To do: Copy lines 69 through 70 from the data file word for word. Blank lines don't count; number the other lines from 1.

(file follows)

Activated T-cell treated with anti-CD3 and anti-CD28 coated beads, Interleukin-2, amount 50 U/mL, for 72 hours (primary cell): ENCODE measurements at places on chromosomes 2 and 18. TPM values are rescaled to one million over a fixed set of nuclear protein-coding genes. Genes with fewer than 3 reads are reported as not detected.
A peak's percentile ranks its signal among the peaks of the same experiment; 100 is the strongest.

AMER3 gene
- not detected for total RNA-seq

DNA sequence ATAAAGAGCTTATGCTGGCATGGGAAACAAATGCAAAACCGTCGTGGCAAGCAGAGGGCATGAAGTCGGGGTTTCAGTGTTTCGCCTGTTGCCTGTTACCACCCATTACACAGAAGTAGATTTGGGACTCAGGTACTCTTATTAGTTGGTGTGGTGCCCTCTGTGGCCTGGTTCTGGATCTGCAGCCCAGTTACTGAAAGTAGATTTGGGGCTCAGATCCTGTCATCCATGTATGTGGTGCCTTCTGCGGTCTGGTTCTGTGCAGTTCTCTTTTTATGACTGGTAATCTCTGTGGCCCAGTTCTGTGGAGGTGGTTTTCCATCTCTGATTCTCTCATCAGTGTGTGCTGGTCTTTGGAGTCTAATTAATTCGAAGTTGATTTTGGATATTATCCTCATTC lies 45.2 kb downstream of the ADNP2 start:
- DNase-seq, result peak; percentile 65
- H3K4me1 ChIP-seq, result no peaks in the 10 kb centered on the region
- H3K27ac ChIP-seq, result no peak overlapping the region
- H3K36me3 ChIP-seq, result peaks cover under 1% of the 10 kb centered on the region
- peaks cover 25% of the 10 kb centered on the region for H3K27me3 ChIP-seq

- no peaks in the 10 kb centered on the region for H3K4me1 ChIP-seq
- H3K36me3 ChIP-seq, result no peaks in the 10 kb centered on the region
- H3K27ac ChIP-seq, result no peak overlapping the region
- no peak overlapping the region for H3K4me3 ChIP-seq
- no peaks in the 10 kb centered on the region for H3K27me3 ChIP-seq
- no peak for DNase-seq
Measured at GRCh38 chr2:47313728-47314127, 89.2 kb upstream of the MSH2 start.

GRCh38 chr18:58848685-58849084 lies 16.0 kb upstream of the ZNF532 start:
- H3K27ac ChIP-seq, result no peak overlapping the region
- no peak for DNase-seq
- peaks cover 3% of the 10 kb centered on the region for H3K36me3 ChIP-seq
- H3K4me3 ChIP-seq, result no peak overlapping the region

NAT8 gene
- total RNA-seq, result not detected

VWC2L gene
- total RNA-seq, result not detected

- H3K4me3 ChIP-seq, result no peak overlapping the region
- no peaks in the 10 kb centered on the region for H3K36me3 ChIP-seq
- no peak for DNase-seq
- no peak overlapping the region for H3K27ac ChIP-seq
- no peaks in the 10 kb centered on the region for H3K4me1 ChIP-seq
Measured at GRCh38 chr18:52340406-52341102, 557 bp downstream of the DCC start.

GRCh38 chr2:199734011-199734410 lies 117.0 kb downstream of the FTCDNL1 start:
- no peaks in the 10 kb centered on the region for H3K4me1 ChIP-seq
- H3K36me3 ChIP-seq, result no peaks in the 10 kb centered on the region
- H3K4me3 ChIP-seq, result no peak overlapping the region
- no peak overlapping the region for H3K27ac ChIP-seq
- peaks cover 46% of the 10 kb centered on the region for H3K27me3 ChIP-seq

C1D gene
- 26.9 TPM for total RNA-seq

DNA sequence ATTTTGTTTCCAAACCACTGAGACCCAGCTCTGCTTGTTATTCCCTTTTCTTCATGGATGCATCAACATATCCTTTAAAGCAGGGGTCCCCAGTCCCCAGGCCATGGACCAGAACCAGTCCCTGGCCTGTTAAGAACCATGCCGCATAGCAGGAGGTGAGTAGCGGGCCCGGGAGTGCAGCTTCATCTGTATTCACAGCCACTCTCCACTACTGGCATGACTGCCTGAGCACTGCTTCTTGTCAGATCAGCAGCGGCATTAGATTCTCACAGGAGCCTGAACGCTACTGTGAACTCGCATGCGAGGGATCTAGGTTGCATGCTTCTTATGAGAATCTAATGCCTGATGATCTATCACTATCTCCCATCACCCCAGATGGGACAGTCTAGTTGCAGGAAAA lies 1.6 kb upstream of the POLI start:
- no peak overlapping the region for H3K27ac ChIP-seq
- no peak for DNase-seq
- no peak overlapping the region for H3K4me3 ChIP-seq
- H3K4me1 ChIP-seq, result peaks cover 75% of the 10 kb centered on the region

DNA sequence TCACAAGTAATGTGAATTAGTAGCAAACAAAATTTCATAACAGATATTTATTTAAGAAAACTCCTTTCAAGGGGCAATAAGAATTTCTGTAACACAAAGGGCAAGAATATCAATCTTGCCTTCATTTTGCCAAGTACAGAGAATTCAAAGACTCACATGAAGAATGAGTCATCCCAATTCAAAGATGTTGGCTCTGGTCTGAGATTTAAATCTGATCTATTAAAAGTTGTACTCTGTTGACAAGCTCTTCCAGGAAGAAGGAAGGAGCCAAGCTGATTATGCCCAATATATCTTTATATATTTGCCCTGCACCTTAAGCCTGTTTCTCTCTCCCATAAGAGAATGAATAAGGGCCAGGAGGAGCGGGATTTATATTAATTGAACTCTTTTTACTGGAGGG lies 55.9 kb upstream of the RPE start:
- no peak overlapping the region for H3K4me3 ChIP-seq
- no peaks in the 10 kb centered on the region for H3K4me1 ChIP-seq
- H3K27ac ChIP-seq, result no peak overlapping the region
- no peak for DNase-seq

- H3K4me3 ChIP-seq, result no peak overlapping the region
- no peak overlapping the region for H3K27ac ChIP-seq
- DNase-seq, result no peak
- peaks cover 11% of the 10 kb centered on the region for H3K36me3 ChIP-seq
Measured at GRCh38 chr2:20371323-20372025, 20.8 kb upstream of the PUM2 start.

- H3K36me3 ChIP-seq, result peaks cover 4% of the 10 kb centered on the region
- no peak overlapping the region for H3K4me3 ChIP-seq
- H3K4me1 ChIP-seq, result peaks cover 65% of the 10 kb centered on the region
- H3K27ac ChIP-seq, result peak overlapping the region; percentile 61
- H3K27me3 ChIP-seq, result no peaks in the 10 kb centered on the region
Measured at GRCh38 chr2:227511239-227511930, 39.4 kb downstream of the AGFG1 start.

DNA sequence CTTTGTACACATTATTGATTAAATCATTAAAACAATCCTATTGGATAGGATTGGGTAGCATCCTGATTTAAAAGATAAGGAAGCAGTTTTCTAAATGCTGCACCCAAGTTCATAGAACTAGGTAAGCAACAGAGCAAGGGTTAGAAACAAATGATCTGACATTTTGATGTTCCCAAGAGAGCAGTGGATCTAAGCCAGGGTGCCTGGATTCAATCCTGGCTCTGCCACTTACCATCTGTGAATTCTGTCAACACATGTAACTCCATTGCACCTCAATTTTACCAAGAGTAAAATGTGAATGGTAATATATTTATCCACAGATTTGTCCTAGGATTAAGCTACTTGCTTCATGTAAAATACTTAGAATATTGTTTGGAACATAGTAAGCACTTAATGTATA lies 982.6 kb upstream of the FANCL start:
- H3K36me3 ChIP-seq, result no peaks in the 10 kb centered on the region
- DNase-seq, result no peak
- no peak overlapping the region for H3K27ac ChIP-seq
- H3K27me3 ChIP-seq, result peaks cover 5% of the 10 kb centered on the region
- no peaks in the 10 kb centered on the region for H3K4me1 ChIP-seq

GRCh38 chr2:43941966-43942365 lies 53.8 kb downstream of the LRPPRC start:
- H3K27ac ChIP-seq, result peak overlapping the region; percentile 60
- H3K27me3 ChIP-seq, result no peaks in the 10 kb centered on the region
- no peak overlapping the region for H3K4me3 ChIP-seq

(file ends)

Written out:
- H3K27ac ChIP-seq, result peak overlapping the region; percentile 60
- H3K27me3 ChIP-seq, result no peaks in the 10 kb centered on the region